Building community and establishing a class culture
“The forcing of interaction can be as strong a detriment to effective learning [as is] its absence.” – M. Simonson (2000). Myths and distance education: What the research says (and does not).
Just as important as your course content is the sense of community- this will determine whether and how much students engage with the content, so it is very important to build a class community that motivates students to engage with the content and each other. This is feasible to do whether your course is meeting synchronously or asynchronously by using some of the following techniques.
While you may be used to introducing yourself in a classroom the same can be accomplished through a brief recorded video or even with a combination of this and some writing. Consider sharing:
- about yourself, your values and your enthusiasm for the topic you’re teaching
- about your (past) struggles with the course content and how you have been successful
- the explicit expectation that with focus and effort every student can succeed in your course
- At every step of the way explain how students can succeed.
Continued Introductions and creating an inviting online course:
- For synchronous courses, consider logging on a few minutes early and/or staying on a few minutes late to chat with students, or allowing them to mingle with each other.
- For asynchronous courses you can still offer potential live times to come together and connect whether it is office hours or grouping students by time zone to connect.
- Emulate the routines of in-person classes with introductions to the topics and expectations of each week’s materials. Consider doing this in multiple ways including:
- Beginning-of-the-week conversational emails like “Welcome to week 1,” “Welcome to week 2,” etc which share an overview of the content and expectations for the week.
- Check in with students by asking everyone to share briefly how they are feeling this week. This can be done in a few short words in the chat (synchronous) or in a discussion thread (asynchronous).
- Be present. Online courses can take just as much time and effort as in-person courses. Simply lecturing at students for the duration of a course is not best practice and is not advised. Your continued presence, creativity, adaptability, reading and responding to posts and emails is the strongest influence of continued student engagement.
Allow multiple ways for students to share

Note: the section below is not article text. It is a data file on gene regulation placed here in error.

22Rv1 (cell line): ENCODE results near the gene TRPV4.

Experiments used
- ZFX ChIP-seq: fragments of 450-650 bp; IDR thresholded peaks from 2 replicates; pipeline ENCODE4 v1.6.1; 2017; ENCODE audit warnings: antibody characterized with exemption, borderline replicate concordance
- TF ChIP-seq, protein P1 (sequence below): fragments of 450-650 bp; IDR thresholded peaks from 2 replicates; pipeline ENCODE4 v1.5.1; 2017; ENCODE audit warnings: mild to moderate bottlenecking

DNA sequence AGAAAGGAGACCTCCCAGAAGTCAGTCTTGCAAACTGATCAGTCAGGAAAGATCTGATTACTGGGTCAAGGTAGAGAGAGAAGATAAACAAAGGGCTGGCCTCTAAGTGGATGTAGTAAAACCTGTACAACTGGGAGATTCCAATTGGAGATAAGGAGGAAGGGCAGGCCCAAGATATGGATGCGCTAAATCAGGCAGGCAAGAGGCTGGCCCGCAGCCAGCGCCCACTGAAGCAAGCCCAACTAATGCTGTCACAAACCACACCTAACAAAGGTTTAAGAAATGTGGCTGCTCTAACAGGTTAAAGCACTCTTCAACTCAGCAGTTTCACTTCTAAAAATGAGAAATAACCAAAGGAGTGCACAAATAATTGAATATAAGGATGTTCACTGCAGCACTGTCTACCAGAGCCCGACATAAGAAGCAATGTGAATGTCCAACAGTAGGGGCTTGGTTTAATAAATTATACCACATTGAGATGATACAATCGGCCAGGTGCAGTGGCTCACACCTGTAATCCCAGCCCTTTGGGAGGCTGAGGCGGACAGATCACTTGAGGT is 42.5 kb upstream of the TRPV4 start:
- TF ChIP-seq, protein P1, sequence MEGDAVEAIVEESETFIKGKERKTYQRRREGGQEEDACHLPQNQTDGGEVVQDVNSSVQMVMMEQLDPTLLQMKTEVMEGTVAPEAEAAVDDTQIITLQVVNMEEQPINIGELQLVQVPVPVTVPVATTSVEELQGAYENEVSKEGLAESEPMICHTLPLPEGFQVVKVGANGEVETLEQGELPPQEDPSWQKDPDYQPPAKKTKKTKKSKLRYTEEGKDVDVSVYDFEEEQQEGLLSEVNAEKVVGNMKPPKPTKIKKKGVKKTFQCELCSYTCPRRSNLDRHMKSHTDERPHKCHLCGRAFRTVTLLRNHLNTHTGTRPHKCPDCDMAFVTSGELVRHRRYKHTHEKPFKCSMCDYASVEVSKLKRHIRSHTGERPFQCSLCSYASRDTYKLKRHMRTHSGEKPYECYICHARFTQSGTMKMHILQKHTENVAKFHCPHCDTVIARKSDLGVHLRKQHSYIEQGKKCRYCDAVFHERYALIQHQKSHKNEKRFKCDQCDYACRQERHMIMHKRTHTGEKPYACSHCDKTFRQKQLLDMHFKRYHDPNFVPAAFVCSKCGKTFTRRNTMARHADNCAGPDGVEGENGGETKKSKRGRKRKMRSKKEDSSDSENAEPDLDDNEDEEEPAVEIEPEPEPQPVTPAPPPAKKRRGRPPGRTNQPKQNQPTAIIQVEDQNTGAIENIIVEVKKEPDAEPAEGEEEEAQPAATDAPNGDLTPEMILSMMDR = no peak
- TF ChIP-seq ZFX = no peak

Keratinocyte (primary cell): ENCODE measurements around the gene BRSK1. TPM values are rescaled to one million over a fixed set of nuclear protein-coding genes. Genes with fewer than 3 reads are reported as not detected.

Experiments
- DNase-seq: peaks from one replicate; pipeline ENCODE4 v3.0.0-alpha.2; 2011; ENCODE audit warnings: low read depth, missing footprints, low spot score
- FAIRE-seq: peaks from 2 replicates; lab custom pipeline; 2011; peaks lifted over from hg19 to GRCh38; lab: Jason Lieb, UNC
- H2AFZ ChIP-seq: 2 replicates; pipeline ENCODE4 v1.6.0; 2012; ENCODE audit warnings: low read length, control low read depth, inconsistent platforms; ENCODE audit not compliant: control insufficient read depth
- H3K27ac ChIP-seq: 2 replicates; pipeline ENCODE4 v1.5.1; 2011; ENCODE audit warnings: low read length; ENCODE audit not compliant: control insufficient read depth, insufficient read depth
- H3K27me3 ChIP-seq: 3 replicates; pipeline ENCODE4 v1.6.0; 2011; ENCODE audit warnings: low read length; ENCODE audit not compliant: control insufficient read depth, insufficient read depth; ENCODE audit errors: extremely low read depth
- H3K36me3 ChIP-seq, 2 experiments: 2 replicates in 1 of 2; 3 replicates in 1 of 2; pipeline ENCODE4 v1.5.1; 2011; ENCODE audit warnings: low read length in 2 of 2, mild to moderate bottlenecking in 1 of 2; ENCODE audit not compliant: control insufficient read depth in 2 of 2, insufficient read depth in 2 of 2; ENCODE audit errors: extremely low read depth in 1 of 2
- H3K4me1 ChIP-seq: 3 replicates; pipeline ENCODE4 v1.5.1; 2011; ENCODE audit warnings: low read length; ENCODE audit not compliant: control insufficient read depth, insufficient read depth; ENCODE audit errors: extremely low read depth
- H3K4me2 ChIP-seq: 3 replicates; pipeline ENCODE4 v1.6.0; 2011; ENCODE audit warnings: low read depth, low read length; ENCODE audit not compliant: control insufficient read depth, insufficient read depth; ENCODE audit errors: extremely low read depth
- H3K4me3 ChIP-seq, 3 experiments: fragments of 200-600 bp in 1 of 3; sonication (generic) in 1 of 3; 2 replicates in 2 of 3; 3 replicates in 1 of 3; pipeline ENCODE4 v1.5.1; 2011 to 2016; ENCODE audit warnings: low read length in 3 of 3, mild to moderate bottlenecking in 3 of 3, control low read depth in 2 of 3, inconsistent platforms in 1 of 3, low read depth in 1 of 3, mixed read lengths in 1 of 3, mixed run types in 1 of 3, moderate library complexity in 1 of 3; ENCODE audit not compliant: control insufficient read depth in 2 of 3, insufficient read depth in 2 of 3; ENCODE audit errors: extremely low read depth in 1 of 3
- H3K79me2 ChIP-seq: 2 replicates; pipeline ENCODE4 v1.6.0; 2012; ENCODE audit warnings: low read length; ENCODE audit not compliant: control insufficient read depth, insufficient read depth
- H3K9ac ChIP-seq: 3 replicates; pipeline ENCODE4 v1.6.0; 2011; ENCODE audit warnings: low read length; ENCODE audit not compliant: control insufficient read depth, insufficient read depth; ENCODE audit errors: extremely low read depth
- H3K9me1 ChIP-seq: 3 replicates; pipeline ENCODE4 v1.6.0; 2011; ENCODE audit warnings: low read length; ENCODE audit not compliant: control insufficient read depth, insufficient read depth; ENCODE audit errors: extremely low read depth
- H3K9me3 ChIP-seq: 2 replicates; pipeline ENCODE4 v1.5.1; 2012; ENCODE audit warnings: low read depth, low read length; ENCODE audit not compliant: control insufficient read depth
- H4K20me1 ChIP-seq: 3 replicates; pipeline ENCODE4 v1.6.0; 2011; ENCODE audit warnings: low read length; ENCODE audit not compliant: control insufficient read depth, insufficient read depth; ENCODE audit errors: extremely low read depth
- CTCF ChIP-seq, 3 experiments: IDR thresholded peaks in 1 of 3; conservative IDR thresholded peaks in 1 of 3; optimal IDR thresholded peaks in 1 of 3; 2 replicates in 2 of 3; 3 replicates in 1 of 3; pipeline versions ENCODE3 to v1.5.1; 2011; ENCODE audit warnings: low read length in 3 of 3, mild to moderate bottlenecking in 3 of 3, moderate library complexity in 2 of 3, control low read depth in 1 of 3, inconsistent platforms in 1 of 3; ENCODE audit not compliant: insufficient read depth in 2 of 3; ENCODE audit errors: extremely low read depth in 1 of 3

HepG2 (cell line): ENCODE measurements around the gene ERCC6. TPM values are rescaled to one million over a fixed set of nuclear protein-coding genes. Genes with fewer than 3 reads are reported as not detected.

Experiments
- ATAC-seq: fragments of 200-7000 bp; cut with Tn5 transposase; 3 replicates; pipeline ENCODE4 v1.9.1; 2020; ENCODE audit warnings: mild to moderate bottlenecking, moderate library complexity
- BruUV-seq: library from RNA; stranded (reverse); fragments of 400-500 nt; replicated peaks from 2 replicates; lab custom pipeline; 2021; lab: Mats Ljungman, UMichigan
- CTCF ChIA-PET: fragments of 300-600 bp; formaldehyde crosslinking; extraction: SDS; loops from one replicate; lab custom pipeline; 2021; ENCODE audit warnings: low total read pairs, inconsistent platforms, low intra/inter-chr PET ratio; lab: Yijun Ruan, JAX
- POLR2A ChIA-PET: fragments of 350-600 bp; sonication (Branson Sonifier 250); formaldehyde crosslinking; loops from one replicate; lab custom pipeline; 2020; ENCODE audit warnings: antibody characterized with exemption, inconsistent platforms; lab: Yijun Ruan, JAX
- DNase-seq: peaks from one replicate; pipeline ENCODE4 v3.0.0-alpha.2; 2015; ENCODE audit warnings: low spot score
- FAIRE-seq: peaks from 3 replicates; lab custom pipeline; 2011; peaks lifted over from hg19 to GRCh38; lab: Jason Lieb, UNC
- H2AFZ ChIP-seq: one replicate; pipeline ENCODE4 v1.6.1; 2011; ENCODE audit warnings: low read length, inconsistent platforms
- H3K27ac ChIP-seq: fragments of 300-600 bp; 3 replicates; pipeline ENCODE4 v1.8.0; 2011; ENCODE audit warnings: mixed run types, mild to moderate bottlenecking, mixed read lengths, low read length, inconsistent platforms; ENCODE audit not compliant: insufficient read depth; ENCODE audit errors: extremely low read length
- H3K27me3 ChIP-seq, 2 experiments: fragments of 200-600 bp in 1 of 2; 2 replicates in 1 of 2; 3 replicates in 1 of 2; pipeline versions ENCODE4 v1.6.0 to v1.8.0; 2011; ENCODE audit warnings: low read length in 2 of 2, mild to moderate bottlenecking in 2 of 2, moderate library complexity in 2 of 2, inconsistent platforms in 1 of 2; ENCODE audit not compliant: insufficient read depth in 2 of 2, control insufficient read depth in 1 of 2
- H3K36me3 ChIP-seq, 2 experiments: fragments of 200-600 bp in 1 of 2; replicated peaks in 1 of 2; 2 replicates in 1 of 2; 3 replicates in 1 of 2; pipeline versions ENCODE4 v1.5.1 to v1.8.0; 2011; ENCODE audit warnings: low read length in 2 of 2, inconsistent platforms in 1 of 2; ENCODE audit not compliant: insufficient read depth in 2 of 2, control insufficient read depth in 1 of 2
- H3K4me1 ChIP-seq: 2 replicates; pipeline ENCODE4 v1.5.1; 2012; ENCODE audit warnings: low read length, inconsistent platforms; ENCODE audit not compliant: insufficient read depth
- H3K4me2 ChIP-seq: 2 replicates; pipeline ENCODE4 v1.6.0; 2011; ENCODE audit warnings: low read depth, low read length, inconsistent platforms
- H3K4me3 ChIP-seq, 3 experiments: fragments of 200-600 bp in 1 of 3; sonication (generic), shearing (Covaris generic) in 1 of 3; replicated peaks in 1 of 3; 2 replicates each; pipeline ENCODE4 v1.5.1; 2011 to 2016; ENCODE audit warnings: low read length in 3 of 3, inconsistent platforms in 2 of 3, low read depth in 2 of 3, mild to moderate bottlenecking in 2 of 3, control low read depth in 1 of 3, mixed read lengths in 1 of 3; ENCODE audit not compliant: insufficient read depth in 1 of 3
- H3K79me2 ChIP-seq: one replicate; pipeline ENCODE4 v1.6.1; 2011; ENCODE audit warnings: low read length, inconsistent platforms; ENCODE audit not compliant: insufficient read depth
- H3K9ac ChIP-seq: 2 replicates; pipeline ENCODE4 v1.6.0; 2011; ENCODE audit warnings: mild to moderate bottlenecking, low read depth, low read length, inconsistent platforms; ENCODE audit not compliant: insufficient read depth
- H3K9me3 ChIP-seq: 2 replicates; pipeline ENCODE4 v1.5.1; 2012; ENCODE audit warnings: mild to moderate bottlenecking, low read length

- Use the chat feature on zoom for synchronous courses to allow people to check in briefly; more students are likely to share this way.
- For asynchronous courses allow posts to be written, video, visual and even memes.
Take time for icebreakers at the beginning of the class whether synchronous or asynchronous. This can include:
- Intro videos: Posting intro videos of themselves. You can also encourage students to comment on their peer’s videos.
- Fun Questions: Answering a fun question and/or a question relevant to your course content
- Collage: Post a collage of five pictures that best describe themselves
- 8 Nouns: 8 nouns that best describe themselves
- Two truths and a lie: students must post two truths about themselves and one lie and classmates have to guess which item is untrue
- Song: students share a song that describes the state of their life these days, or simply a song they really like
- More examples here
Establish and maintain expectations for engagement
Expectations for student engagement in your online course should be stated specifically and reviewed periodically in ways that encourage students’ success.
- Start with setting a welcoming and inviting tone. How can you pique your student’s curiosity? How can you make it so students want to know what comes next? How can you make engaging with your specific course content and each other exciting?
- If teaching synchronously, expectations to mute when not speaking and to say your name before speaking (especially in a larger class) are best practice, as is turning on video. However- expectations must be flexible- many students have reasons why they cannot unmute or use their video including low bandwidth internet access, sharing space with others, caring for others, etc.
- Regardless of the design of your course, see The New School’s guidance on Meaningful Participation in Online Courses and communicate your expectations with students clearly and often: